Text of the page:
Adjective: Not known or seen or not meant to be known or seen by others: "a secret plan".
Noun: Something that is kept or meant to be kept unknown or unseen by others: "a state secret".
I've never been a fan of secrets. The fact is the are always revealed in the final outcome so why of WHY would anyone try to keep one in the first place? Normally, as logic would suggest, secrets are usually in conjunction with something one should not be apart of in the first place that is trying to hide out the skeletons in the closet that you don't want people to see. It applies to everything... work, friendships, family, relationships... if you have to make a secret about it you probably would be ashamed of it if known by others so ya probably shouldn't do it.
I found out recently one of my most favorite of people in the entire world has been asked to retire from the company she has been with for 10+ years. Now, in a normal civilian job that wouldn't be TOO horrendous as the normal retiring age according to Social Security (yes I did chuckle as I went to check out online as that was the first option to find out) is between the ages of 62 and 70. My friend is in her early thirties. She is a ballet dancer as am I if you haven't read any of my previous blogs.
Something has happened to the ballet world. And well, to be honest has been happening for some time... about 7-10 years or so. Not just with dancers being forced into retirement 3-5 years earlier than they would like, but with Artistic directors literally disposing of the amazing great artist who once were the bouncy kids in the studio dancing around with scarves and doing free style dancing at the end of their pre-ballet/creative movement class because something inside of them moved as the music was playing. And although I know something will always move inside of a dancer even when, Heaven forbid, they are old and potentially wheel chair bound with the years dedicated and sweat equity put into the few and far between cherished moments you had as magic happened on stage and you knew not only did you change as an artist in that moment but also person... something will always arouse on the inside when the music goes on... but the tragedy is, at 33+ you are still capable, and quite honestly with enough life under your belt to TRULY create art.
Young dancers (as I recall being one many moons ago) don't have enough life to do and dance what these artist can that when they are pushed out and replaced with these younger artists some of the magic dies. And I am scared on the inside that sooner or later with the patterns that are happening in the dance world that eventually the young dancers will only have young (or younger) dancers to look up to and emulate and 1. never hit their artistic prime, but 2. it be too late cause all the magic will have been completely depleted.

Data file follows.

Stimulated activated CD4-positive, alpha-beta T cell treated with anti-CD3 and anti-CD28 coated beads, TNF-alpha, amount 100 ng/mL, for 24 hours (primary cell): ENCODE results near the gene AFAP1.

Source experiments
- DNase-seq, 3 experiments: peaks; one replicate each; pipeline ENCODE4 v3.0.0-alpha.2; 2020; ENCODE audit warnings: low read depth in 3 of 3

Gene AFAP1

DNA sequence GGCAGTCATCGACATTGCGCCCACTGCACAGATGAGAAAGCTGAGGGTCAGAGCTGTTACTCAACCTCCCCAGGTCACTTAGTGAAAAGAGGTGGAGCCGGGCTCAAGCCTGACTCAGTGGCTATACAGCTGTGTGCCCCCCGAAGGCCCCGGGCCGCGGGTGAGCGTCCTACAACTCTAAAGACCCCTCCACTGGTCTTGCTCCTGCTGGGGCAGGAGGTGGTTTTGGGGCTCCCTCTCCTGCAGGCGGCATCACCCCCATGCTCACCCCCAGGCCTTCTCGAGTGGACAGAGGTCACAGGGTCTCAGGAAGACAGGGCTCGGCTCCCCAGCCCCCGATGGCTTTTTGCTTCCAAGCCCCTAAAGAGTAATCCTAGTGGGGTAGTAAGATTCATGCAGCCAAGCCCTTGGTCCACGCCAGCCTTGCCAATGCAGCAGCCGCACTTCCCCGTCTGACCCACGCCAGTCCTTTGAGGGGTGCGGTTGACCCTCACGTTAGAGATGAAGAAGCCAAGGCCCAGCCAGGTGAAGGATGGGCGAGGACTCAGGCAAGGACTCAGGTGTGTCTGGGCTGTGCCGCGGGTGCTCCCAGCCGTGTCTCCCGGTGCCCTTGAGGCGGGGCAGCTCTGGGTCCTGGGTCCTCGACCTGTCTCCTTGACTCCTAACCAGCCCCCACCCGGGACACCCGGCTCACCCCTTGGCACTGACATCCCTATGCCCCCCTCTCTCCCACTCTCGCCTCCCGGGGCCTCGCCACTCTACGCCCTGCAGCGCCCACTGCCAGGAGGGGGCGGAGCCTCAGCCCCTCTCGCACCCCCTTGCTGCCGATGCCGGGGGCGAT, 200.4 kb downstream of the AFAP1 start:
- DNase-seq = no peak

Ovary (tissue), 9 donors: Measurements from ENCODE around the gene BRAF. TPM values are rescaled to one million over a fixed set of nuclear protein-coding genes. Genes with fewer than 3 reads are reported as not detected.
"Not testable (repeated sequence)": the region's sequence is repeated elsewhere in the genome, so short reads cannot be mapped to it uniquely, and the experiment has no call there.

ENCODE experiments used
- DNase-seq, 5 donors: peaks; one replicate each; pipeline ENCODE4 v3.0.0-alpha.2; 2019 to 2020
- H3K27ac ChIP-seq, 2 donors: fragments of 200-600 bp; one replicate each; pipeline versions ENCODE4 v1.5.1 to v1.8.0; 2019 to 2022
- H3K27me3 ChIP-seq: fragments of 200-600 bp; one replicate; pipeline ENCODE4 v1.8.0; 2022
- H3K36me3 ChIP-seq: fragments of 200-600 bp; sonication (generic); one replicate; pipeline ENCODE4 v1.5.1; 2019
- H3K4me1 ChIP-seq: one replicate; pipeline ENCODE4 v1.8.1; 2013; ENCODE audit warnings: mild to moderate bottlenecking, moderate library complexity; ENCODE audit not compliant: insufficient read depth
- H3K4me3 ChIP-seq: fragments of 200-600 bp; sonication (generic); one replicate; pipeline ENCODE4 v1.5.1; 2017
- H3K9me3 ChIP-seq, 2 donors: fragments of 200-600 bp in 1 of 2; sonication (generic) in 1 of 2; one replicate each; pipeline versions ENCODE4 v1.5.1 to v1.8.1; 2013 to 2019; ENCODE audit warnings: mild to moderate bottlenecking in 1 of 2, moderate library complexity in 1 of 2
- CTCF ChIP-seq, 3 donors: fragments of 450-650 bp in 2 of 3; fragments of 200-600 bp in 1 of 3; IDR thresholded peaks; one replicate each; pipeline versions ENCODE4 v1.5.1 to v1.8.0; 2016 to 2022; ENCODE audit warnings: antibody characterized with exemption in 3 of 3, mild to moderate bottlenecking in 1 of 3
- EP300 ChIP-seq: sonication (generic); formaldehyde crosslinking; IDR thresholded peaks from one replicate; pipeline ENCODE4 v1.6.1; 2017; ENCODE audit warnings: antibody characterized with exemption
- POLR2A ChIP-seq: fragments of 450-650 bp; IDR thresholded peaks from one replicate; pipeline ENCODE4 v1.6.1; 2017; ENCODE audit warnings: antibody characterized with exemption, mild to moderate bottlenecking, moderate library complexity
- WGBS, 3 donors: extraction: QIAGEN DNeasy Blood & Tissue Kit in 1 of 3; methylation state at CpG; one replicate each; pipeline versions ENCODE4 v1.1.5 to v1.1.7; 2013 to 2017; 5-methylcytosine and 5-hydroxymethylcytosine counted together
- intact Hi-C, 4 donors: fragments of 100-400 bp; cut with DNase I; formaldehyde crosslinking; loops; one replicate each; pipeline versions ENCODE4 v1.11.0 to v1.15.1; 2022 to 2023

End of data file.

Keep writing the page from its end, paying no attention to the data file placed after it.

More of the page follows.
My friend was given 2 options. Tell everyone that she is retiring on her own accord with the ultimatum of severance and a farewell show (whatever that will entail), and a final solo bow in front of the audience that has grown to love her and the work she has given OR be fired when the ever terrifying "Letters of Intent" come out usually around February to give you your yay or nay for the next season contract renewal.
I am only but lucky to have had this amazing artist, among others that have since been pushed too early from the stage as well because of unfortunately the same Artistic Director, to have been my example of what an artist truly is. I was one of the awestruck young dancers that sat in every rehearsal I could to watch and be moved to tears as they created amazing pieces of magic even in the studio.
I'm only 27. I know that there are more years and tears behind me than there are in front of me but I hope they are never cut too early.
The company I am with now does many outreaches that, yes on occasion are difficult as they change your schedule upside down and it's difficult to plan your other work schedules around, but when has anything in life that is worth while ever been without difficulties??? And yesterday didn't give me much hope for the future of dance as a list was put up and two of the young dancers saw they had to dance the Sugar Plum pas for one of the outreaches at a venue that is about 40 min away. Sarcastic comments and annoyance filled the room. Then my Artistic Director said there was one in house showing going to be made for The Make a Wish Foundation. A little girl fought brain cancer for 9 years, was in remission for a few, but the cancer came back and now it's terminal... and her wish was to always be The Sugar Plum Fairy. I almost burst into tears as only seconds before two bratty young dancers were complaining they had to dance the very thing this girl wished for and would probably trade spots with either of them if only to get the chance to dance they very thing they complained about. Isn't the purpose for what we do everyday, slaving, sweating, painfully trying to accomplish the perfection we set in our head to perform? Irony at it's saddest.
Here's to all the amazing artists that I can not only say changed my outlook of being an artist and having to take pride, dedication, work ethic, patience, strength, dignity, hope, responsibility and ownership for the chance given to do what it is we love, but also get the chance to call them friends.
And here's to all the future generations... study older artists... don't take ANYTHING for granted, WORK HARDER everyday than you did the day before, remember what Balanchine said "I don't want people who want to dance, I want people who have to dance.", know nothing will ever be just handed to you, COMPLAINING gets you nowhere and no friends that will respect you, ALWAYS know how lucky you are to get to do what it is you say you LOVE... if you don't love it don't do it as you don't deserve it than, and know you too will one day be "older".